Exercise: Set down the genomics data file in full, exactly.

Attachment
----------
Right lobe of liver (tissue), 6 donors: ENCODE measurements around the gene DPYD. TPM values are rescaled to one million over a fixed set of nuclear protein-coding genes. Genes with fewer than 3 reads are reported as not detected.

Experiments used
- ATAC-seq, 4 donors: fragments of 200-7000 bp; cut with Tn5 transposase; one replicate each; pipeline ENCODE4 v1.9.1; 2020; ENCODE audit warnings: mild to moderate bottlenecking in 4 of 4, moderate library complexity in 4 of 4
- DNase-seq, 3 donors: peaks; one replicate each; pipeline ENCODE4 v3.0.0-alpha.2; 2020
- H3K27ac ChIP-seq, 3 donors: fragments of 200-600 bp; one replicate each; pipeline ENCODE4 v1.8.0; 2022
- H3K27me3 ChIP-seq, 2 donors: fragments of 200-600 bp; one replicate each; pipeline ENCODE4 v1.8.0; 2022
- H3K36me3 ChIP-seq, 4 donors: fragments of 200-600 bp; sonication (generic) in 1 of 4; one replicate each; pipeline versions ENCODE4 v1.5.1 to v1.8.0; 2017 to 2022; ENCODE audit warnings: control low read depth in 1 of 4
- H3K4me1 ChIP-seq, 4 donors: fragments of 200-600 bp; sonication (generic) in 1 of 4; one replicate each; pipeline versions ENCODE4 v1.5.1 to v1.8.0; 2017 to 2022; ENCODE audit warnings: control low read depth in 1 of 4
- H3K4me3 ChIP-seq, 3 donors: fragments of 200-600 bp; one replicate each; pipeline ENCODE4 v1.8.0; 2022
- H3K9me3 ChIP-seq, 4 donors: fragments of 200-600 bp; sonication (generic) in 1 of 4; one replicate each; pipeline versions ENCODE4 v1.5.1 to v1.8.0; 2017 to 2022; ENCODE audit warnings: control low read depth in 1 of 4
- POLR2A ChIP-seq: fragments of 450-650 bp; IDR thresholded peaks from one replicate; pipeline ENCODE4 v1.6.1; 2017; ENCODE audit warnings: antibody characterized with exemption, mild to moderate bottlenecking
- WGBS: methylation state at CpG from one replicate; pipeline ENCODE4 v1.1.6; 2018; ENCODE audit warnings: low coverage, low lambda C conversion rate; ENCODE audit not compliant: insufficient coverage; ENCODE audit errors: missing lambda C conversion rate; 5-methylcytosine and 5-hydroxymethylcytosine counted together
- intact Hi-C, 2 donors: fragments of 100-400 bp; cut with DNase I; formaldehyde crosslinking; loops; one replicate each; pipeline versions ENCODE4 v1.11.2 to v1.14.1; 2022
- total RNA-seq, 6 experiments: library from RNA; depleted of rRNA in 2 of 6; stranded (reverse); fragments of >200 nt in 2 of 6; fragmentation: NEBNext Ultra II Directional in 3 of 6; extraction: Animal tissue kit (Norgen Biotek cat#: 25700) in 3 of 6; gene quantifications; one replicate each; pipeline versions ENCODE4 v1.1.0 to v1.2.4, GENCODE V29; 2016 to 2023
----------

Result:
Right lobe of liver (tissue), 6 donors: ENCODE measurements around the gene DPYD. TPM values are rescaled to one million over a fixed set of nuclear protein-coding genes. Genes with fewer than 3 reads are reported as not detected.

Experiments used
- ATAC-seq, 4 donors: fragments of 200-7000 bp; cut with Tn5 transposase; one replicate each; pipeline ENCODE4 v1.9.1; 2020; ENCODE audit warnings: mild to moderate bottlenecking in 4 of 4, moderate library complexity in 4 of 4
- DNase-seq, 3 donors: peaks; one replicate each; pipeline ENCODE4 v3.0.0-alpha.2; 2020
- H3K27ac ChIP-seq, 3 donors: fragments of 200-600 bp; one replicate each; pipeline ENCODE4 v1.8.0; 2022
- H3K27me3 ChIP-seq, 2 donors: fragments of 200-600 bp; one replicate each; pipeline ENCODE4 v1.8.0; 2022
- H3K36me3 ChIP-seq, 4 donors: fragments of 200-600 bp; sonication (generic) in 1 of 4; one replicate each; pipeline versions ENCODE4 v1.5.1 to v1.8.0; 2017 to 2022; ENCODE audit warnings: control low read depth in 1 of 4
- H3K4me1 ChIP-seq, 4 donors: fragments of 200-600 bp; sonication (generic) in 1 of 4; one replicate each; pipeline versions ENCODE4 v1.5.1 to v1.8.0; 2017 to 2022; ENCODE audit warnings: control low read depth in 1 of 4
- H3K4me3 ChIP-seq, 3 donors: fragments of 200-600 bp; one replicate each; pipeline ENCODE4 v1.8.0; 2022
- H3K9me3 ChIP-seq, 4 donors: fragments of 200-600 bp; sonication (generic) in 1 of 4; one replicate each; pipeline versions ENCODE4 v1.5.1 to v1.8.0; 2017 to 2022; ENCODE audit warnings: control low read depth in 1 of 4
- POLR2A ChIP-seq: fragments of 450-650 bp; IDR thresholded peaks from one replicate; pipeline ENCODE4 v1.6.1; 2017; ENCODE audit warnings: antibody characterized with exemption, mild to moderate bottlenecking
- WGBS: methylation state at CpG from one replicate; pipeline ENCODE4 v1.1.6; 2018; ENCODE audit warnings: low coverage, low lambda C conversion rate; ENCODE audit not compliant: insufficient coverage; ENCODE audit errors: missing lambda C conversion rate; 5-methylcytosine and 5-hydroxymethylcytosine counted together
- intact Hi-C, 2 donors: fragments of 100-400 bp; cut with DNase I; formaldehyde crosslinking; loops; one replicate each; pipeline versions ENCODE4 v1.11.2 to v1.14.1; 2022
- total RNA-seq, 6 experiments: library from RNA; depleted of rRNA in 2 of 6; stranded (reverse); fragments of >200 nt in 2 of 6; fragmentation: NEBNext Ultra II Directional in 3 of 6; extraction: Animal tissue kit (Norgen Biotek cat#: 25700) in 3 of 6; gene quantifications; one replicate each; pipeline versions ENCODE4 v1.1.0 to v1.2.4, GENCODE V29; 2016 to 2023